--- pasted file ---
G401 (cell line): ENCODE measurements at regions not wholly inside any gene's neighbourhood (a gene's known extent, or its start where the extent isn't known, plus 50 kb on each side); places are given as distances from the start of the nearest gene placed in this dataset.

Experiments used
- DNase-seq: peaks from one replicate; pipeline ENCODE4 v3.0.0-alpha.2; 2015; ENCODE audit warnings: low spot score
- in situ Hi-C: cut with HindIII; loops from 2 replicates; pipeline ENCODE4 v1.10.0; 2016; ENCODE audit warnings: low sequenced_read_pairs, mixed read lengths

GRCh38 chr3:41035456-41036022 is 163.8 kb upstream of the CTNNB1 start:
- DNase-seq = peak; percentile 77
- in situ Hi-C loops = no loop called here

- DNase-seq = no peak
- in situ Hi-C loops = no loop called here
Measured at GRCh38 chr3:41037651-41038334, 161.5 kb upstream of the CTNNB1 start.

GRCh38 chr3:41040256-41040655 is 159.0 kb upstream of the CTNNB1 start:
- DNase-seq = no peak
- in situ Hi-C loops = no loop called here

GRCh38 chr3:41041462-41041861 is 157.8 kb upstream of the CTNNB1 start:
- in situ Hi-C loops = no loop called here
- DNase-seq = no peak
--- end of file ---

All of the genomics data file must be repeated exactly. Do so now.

G401 (cell line): ENCODE measurements at regions not wholly inside any gene's neighbourhood (a gene's known extent, or its start where the extent isn't known, plus 50 kb on each side); places are given as distances from the start of the nearest gene placed in this dataset.

Experiments used
- DNase-seq: peaks from one replicate; pipeline ENCODE4 v3.0.0-alpha.2; 2015; ENCODE audit warnings: low spot score
- in situ Hi-C: cut with HindIII; loops from 2 replicates; pipeline ENCODE4 v1.10.0; 2016; ENCODE audit warnings: low sequenced_read_pairs, mixed read lengths

GRCh38 chr3:41035456-41036022 is 163.8 kb upstream of the CTNNB1 start:
- DNase-seq = peak; percentile 77
- in situ Hi-C loops = no loop called here

- DNase-seq = no peak
- in situ Hi-C loops = no loop called here
Measured at GRCh38 chr3:41037651-41038334, 161.5 kb upstream of the CTNNB1 start.

GRCh38 chr3:41040256-41040655 is 159.0 kb upstream of the CTNNB1 start:
- DNase-seq = no peak
- in situ Hi-C loops = no loop called here

GRCh38 chr3:41041462-41041861 is 157.8 kb upstream of the CTNNB1 start:
- in situ Hi-C loops = no loop called here
- DNase-seq = no peak